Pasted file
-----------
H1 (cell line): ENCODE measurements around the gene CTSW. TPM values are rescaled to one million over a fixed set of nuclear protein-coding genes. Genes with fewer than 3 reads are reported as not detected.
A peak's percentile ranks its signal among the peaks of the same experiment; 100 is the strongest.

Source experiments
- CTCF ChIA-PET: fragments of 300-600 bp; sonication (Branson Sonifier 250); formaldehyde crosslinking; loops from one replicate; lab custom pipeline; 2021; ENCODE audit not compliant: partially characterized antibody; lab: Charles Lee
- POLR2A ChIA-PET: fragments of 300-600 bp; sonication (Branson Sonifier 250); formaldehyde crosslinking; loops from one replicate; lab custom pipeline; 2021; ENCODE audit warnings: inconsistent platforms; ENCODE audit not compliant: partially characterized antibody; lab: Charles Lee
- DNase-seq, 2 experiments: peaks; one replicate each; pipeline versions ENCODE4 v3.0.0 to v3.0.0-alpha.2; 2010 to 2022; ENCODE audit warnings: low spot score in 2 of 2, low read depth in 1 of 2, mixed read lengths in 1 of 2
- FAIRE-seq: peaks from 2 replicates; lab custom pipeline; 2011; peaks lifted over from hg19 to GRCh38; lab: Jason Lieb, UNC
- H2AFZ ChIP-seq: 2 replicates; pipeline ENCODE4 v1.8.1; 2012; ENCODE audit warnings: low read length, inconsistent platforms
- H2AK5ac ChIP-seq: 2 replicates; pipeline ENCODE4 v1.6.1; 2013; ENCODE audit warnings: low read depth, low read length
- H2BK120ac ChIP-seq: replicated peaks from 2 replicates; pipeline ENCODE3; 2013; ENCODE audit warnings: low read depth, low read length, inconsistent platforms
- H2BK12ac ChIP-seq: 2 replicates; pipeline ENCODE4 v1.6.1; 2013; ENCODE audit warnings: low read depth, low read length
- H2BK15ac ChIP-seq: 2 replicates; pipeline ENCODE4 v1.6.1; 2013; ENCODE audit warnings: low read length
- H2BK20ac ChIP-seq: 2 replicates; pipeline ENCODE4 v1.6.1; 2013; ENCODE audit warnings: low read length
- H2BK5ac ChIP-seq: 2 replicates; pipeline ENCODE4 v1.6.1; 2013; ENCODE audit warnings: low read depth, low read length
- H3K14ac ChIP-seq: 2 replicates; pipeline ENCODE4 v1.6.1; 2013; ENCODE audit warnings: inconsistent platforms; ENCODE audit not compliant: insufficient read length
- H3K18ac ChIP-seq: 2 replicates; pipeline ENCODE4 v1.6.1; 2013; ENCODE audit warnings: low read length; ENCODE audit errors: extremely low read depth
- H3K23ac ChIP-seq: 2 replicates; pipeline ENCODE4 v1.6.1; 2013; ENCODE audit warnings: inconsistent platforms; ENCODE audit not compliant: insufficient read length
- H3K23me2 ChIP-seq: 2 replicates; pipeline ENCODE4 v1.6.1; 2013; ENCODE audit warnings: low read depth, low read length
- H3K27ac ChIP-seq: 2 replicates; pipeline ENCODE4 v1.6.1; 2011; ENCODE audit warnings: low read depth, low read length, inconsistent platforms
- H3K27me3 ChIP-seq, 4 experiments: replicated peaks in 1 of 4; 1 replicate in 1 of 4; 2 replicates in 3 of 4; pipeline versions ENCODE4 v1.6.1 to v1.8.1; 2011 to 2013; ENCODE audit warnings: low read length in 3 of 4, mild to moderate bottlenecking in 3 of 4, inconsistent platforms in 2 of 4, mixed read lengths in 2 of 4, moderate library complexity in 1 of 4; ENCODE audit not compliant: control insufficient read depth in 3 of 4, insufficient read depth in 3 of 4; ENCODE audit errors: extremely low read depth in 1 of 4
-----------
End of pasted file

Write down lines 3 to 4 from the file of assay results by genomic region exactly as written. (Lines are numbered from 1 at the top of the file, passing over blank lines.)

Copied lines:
Source experiments
- CTCF ChIA-PET: fragments of 300-600 bp; sonication (Branson Sonifier 250); formaldehyde crosslinking; loops from one replicate; lab custom pipeline; 2021; ENCODE audit not compliant: partially characterized antibody; lab: Charles Lee